There has been no recent residential construction along 125th Street, and it's unclear how much residential demand exists for the busy street, though development throughout the rest of Harlem is booming. Harlem Park's plans include 100 condominiums. The study points out that the street currently lacks enough housing to lure restaurants and other nighttime uses.

One member of Community Board 9 said it will be difficult to reach a consensus on a vision for 125th Street, though it will likely be a mix of office towers, housing, entertainment and small business.

"There is going to be some changes," said Jordi Reyes-Montblanc, chairman of Community Board 9, adding he hopes the street's small businesses remain.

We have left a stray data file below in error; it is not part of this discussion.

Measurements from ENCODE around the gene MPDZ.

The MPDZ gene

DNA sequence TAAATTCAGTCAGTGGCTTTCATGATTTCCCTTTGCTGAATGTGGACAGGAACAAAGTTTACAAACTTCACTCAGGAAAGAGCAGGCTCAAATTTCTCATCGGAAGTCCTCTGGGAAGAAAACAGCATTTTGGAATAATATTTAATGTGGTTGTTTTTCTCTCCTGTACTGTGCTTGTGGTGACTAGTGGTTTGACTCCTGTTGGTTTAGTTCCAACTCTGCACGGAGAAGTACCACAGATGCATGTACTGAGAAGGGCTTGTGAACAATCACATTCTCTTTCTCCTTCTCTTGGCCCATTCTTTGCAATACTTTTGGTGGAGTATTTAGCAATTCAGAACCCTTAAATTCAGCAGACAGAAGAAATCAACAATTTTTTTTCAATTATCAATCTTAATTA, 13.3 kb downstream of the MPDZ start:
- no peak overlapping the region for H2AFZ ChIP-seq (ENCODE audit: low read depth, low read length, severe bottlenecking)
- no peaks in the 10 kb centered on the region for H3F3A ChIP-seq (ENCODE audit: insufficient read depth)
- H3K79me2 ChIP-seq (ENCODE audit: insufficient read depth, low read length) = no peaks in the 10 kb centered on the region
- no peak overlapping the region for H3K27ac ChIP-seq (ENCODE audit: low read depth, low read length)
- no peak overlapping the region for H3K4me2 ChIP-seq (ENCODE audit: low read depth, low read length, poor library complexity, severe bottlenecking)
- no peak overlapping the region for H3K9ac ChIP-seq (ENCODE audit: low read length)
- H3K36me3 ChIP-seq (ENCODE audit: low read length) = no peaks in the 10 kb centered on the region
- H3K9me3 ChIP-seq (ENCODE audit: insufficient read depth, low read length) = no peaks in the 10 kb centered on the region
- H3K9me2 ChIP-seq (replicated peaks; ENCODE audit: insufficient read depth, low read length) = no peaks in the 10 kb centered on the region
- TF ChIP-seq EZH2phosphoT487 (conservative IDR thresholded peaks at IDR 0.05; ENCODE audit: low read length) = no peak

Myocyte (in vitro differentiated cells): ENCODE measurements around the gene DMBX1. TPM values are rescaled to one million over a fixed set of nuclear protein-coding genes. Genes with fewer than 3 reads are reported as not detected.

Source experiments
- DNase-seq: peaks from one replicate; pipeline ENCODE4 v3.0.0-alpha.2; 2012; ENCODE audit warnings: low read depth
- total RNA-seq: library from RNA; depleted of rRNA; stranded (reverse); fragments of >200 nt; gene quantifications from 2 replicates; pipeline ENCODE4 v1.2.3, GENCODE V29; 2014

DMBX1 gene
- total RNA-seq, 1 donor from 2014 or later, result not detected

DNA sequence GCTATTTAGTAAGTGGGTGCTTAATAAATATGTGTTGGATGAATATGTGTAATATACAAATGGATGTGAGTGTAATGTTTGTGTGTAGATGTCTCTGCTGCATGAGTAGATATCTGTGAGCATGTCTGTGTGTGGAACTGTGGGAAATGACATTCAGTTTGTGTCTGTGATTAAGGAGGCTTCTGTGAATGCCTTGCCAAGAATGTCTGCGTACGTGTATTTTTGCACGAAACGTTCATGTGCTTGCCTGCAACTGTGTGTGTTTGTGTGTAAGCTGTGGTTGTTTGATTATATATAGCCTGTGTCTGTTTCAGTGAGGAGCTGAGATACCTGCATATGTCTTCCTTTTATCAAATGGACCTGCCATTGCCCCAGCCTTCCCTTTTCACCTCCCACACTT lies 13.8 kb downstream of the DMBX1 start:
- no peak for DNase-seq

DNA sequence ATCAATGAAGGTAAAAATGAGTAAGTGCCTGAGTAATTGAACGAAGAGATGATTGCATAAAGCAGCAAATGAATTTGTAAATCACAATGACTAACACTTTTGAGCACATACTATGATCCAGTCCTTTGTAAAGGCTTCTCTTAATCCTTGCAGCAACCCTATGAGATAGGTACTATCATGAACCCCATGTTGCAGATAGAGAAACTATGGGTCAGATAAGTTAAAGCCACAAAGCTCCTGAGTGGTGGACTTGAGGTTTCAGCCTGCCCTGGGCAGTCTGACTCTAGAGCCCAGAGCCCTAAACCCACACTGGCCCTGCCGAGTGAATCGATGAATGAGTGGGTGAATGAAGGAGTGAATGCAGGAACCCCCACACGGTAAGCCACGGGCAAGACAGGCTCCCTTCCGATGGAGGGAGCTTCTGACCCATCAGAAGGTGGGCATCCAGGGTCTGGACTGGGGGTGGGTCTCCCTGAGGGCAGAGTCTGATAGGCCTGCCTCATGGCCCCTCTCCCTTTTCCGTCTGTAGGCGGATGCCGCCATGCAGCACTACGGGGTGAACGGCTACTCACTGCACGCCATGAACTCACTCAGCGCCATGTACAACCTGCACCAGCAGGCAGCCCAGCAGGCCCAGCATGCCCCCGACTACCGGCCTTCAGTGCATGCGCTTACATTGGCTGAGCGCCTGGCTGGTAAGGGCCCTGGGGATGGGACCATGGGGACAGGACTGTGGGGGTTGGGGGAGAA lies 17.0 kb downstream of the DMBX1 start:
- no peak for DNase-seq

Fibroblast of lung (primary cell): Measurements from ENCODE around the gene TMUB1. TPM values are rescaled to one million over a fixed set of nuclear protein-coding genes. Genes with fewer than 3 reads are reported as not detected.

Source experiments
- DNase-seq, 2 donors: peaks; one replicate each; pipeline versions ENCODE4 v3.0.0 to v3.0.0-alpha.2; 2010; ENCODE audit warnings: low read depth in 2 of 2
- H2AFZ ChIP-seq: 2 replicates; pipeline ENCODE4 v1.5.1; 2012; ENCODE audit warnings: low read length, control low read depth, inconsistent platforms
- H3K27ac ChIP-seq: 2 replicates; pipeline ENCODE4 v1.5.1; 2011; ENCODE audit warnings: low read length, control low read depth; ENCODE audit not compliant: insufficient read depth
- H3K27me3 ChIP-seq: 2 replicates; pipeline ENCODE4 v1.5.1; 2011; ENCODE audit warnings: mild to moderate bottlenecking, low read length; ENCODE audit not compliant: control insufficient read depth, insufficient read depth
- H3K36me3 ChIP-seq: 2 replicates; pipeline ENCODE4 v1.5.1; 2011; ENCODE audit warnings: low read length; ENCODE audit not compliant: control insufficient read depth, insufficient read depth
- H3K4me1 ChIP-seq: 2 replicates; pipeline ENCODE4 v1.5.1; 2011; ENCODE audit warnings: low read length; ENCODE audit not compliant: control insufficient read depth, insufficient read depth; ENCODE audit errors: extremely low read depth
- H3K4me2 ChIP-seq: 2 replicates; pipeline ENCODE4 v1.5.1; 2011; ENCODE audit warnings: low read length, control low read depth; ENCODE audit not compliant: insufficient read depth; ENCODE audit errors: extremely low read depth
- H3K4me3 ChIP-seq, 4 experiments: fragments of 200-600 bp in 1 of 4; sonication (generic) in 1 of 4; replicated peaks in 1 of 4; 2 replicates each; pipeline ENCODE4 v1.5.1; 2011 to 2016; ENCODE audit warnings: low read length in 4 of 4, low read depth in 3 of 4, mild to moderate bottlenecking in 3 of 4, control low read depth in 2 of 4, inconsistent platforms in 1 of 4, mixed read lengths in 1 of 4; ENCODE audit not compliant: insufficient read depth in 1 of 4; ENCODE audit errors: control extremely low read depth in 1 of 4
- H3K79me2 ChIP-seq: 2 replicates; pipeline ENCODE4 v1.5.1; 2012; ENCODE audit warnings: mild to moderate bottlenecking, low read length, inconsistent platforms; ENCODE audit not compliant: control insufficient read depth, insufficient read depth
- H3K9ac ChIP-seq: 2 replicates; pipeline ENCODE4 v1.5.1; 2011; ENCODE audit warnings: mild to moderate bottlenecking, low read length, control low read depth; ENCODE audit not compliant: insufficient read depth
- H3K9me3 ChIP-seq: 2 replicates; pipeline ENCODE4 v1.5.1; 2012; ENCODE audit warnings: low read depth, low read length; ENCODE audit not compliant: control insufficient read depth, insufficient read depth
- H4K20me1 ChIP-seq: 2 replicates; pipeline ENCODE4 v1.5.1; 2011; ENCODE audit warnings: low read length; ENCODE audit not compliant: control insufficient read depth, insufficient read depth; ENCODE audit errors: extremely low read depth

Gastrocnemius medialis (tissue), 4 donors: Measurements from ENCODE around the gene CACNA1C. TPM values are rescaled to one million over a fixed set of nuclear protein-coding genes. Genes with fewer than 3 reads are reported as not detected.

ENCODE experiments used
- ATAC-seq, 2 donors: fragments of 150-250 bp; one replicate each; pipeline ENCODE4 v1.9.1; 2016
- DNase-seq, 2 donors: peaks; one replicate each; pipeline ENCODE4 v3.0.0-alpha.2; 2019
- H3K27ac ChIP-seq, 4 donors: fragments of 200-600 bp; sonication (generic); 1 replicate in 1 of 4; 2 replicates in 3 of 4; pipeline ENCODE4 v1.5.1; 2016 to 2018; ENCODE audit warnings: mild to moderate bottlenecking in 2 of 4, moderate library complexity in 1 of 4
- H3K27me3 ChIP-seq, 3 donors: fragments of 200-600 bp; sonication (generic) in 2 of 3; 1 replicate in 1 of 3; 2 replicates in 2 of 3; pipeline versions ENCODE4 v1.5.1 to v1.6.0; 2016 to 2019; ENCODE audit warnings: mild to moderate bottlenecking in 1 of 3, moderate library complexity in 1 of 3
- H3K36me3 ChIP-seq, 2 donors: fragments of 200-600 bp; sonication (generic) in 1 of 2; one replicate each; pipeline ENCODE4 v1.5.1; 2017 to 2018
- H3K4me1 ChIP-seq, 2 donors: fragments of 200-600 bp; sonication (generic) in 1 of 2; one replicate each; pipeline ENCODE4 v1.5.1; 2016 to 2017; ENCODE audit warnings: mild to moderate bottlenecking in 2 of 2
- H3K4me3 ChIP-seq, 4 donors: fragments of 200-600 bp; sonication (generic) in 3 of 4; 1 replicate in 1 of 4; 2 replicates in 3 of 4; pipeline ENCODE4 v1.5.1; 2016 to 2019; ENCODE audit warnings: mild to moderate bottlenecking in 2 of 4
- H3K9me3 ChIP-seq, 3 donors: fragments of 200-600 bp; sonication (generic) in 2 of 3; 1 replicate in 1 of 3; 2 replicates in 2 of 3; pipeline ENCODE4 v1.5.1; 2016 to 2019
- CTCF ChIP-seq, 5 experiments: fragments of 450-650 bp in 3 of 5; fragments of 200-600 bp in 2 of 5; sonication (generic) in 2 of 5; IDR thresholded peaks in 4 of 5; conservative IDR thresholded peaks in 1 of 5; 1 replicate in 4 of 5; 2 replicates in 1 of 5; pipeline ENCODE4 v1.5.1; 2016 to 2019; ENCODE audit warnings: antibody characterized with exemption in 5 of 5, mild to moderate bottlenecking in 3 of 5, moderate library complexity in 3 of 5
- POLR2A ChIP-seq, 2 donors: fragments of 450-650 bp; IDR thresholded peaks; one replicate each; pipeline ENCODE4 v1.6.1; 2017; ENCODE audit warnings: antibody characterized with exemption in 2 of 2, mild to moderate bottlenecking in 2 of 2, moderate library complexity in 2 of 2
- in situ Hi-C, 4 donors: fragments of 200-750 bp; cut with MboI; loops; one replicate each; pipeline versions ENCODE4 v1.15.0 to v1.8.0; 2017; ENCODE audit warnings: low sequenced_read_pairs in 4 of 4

The next advisory committee meeting, on zoning issues, will be held in the fall. A final report is expected in January.


August 28, 2005 in Living uptown Permalink Comments (2)

Harlem - not so affordable anymore
Source: NY Post
By Katherine Dykstra

August 6, 2005 -- Finding an affordable rental in Harlem is just about as easy as, well, finding an affordable rental on the Upper West Side, in the Village or in Hell's Kitchen. Read: It ain't that easy.

With building after building being razed or renovated, real estate in Harlem is as frenzied as anywhere else on the island. So what's a renter to do?

Try some unconventional search tactics, of course. That's what our reporter did, and she found the perfect apartment - in her price range! - in two days. Here's her story:

Day 1:

I began my search at City College of New York (138th Street and Convent Avenue). Rumor had it there were student bulletin boards covered with rental postings. (Columbia University, Barnard College and Bank Street College are other places to try.)